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Tito Mboweni was South Africa’s central bank governor in the 2000s, a period when the South African economy was on a growth trajectory and house prices were booming on the back of positive consumer and business sentiment. Mboweni also served as Minister of Labour in the Mandela and Mbeki years. With a BA in economics and political science and an MA in development economics on his CV, his ideas are carefully thought out and relatively detached from political hysteria. Mboweni has come up with a range of sensible ideas to get the economy back on track, but, as Anthea Jeffery of the IRR sets out here, the powerful collective within the ANC has not bought into his vision. – Jackie Cameron
What’s left of Tito’s economic recovery plan?
By Anthea Jeffery*
None of finance minister Tito Mboweni’s most important proposals has been supported by the national executive committee (NEC) of the African National Congress (ANC).
Some commentators have claimed that the NEC emerged from its meeting last week with an effective endorsement of Mboweni’s economic recovery plan.
But none of the finance minister’s most important proposals was in fact supported. Eskom’s faltering coal stations are not to be sold off, but kept in state ownership. Bankrupt state-owned enterprises (SOEs) will not be privatised, but merely allowed to sell off minority equity stakes – which few businesses will want. Moreover, if any change in SOE ownership is to occur, this must give primacy to the ‘worker’ and ‘social’ (ie, co-operative) ownership the SACP has long desired to help secure a ‘socialised’ economy.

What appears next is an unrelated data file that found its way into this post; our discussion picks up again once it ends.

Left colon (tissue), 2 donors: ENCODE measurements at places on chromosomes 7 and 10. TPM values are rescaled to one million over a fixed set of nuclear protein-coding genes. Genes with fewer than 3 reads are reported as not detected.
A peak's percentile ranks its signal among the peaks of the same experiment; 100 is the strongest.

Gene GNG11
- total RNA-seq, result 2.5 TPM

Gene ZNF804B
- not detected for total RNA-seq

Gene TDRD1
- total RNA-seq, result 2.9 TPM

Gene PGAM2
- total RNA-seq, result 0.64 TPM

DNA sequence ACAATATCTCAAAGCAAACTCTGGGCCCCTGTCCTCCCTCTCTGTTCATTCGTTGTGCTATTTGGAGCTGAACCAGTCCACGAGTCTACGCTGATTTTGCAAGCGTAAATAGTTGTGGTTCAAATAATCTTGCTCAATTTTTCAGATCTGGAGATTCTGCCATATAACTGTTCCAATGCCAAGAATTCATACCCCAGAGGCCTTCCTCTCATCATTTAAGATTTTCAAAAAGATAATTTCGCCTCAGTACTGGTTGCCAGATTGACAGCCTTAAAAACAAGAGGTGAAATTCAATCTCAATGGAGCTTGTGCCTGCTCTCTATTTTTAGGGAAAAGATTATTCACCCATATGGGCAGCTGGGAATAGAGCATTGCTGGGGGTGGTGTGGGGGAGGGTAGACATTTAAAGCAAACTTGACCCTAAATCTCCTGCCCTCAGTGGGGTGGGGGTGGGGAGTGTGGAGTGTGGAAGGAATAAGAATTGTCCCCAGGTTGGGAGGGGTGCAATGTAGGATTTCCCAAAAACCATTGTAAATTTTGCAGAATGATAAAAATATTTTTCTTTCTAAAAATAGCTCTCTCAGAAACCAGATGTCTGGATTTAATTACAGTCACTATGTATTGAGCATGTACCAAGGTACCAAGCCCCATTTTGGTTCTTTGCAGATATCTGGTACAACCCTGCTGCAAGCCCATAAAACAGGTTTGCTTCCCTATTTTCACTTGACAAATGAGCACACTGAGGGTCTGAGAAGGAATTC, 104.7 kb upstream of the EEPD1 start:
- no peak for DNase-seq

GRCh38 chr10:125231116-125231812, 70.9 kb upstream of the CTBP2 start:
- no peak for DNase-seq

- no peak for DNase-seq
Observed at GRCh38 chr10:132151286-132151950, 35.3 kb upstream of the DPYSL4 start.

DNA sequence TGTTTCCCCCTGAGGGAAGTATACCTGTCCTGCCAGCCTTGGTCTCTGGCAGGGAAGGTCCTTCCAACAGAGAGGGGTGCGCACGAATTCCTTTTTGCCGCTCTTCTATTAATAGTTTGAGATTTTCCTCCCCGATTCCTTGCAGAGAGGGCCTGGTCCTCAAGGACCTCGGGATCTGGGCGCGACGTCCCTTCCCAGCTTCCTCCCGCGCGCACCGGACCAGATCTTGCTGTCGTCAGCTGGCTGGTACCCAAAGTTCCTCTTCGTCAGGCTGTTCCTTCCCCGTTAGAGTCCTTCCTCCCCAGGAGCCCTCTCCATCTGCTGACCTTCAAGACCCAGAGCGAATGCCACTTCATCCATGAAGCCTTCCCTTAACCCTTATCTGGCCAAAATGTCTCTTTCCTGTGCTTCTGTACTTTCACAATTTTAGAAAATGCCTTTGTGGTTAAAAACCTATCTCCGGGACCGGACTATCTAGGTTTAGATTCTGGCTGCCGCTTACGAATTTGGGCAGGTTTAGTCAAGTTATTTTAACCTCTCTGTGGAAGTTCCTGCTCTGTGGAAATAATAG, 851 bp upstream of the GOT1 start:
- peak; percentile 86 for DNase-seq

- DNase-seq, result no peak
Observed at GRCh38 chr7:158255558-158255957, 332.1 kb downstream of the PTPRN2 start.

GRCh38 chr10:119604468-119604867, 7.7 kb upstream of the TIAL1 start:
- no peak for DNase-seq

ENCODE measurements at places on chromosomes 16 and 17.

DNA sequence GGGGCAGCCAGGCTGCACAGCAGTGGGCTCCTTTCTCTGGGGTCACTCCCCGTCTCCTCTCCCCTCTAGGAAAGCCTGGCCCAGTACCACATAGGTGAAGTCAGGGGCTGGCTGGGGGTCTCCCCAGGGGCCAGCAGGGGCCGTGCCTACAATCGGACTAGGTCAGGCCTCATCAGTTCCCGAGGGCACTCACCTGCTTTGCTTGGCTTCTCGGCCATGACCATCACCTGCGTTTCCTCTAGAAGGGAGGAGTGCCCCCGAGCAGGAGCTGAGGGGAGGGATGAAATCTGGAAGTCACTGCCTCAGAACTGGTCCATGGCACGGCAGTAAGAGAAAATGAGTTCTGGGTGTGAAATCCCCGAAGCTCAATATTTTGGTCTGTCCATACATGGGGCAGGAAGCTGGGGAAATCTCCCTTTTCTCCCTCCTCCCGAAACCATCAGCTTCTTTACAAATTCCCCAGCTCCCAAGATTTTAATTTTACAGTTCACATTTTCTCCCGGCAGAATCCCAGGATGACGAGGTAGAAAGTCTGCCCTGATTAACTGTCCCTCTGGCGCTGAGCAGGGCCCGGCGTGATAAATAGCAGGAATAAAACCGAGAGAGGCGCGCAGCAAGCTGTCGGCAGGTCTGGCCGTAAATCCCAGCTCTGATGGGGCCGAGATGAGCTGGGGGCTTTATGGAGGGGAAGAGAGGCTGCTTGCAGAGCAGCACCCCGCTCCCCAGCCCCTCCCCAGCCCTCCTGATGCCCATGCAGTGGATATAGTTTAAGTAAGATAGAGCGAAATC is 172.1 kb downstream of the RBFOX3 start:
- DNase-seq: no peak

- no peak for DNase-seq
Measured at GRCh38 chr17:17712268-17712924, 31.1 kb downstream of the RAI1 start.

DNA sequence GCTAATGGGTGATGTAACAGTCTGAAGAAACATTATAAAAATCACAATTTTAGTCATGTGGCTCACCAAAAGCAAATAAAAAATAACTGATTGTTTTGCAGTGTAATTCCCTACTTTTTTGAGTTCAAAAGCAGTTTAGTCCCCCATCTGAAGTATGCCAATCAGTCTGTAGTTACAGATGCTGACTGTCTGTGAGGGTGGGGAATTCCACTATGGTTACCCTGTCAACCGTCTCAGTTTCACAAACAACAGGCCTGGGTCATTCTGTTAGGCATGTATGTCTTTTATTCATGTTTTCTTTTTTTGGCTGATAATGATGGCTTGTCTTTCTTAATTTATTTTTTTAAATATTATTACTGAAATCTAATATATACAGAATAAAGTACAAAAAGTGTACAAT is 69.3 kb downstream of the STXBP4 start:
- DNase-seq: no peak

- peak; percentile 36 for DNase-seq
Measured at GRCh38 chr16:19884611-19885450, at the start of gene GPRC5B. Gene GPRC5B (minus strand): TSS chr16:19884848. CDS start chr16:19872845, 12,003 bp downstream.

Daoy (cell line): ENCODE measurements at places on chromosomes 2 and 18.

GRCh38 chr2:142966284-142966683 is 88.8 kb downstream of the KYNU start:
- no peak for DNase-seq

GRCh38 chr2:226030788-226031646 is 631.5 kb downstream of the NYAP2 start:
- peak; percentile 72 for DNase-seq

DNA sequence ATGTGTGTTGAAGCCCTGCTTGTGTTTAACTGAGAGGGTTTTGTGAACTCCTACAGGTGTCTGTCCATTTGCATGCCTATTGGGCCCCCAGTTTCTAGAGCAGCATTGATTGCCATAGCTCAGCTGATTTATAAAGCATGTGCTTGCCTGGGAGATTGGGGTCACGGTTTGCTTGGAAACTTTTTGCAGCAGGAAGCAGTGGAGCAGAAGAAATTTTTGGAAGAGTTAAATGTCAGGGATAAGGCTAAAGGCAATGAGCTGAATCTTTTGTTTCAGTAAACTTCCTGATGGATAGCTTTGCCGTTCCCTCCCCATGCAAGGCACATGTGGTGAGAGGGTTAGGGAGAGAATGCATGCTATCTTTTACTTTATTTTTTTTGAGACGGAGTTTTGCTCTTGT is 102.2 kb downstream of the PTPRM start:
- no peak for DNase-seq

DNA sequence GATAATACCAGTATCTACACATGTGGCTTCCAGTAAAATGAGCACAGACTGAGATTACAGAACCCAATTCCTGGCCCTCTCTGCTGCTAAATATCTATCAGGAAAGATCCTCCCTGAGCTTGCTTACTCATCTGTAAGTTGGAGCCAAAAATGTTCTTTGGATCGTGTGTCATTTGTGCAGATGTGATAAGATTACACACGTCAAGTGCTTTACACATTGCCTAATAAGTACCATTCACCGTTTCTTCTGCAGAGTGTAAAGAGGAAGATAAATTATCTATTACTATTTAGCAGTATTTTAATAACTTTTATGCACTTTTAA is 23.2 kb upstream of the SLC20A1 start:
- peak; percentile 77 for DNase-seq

The Tito document’s idea of allowing the private sector to help run trains and ports has also been jettisoned. And this despite the fact that Transnet’s rail network is ‘too old and slow’ – to quote China’s ambassador to South Africa, Lin Songtian – and the country’s ports are far too ‘inefficient’.
Vital proposed reforms to labour laws for the benefit of small business – the extension of bargaining council agreements and the national minimum wage – have been referred to Nedlac and so effectively abandoned too. Yet the ANC is well aware that these rules drive up entry wages to the point where the youth, in particular, are priced out of the labour market.
By contrast, the key change that Mr Mboweni did not want – a shift in macroeconomic policy – has been strongly recommended. In his strategy document, the finance minister underscored the importance of ‘a stable macroeconomic policy framework underpinned by a flexible exchange rate, inflation targeting, and credible and sustainable fiscal policy’.
This was a clear endorsement of the Reserve Bank’s current constitutional mandate – to put its ‘primary’ focus on ‘protecting the value of the currency’. It also explicitly supported the Bank’s inflation-targeting strategy, so helping to shield the Bank from growing ANC/SACP pressure to lower interest rates and print money in order to engineer an (unsustainable) spurt in growth and employment.
Far from backing his finance minister on this key issue, President Cyril Ramaphosa criticised the Tito document for lacking an essential ingredient – a focus on ‘the country’s macroeconomic strategy’ – and for dealing only with ‘micro-economic interventions’.
By contrast, the NEC statement is strong in its demand for a shift in macroeconomic policies. Such policies, it repeats at various points, must ‘contribute to higher growth and employment’, must encourage ‘growth and job creation’, and must promote ‘economic objectives’.